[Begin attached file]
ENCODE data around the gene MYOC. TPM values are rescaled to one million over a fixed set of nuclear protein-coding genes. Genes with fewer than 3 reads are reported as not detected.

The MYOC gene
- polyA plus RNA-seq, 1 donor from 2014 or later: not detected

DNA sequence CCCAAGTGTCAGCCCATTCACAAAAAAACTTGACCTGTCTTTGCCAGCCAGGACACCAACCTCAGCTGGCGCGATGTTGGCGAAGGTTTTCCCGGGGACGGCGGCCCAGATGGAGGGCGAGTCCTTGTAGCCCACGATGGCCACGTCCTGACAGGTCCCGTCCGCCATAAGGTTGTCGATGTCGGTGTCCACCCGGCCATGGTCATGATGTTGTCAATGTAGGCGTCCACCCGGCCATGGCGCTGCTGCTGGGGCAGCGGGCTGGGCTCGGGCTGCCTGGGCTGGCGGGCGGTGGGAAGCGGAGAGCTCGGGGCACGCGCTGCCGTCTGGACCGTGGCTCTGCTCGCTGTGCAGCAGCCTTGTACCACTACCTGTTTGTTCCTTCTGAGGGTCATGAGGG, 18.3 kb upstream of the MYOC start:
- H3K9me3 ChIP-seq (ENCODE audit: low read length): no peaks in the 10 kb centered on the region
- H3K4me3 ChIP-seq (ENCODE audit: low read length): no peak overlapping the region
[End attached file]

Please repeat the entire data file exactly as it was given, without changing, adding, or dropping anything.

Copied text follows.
ENCODE data around the gene MYOC. TPM values are rescaled to one million over a fixed set of nuclear protein-coding genes. Genes with fewer than 3 reads are reported as not detected.

The MYOC gene
- polyA plus RNA-seq, 1 donor from 2014 or later: not detected

DNA sequence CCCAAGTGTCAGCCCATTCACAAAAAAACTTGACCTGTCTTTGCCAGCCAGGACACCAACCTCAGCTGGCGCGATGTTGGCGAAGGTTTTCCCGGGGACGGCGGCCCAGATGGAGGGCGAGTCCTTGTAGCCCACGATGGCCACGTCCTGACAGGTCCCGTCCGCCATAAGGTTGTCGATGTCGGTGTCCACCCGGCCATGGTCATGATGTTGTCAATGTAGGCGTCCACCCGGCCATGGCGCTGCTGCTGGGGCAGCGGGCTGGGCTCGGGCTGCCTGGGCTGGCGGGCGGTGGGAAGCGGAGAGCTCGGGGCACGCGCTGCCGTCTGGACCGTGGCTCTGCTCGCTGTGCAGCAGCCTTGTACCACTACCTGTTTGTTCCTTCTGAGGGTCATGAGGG, 18.3 kb upstream of the MYOC start:
- H3K9me3 ChIP-seq (ENCODE audit: low read length): no peaks in the 10 kb centered on the region
- H3K4me3 ChIP-seq (ENCODE audit: low read length): no peak overlapping the region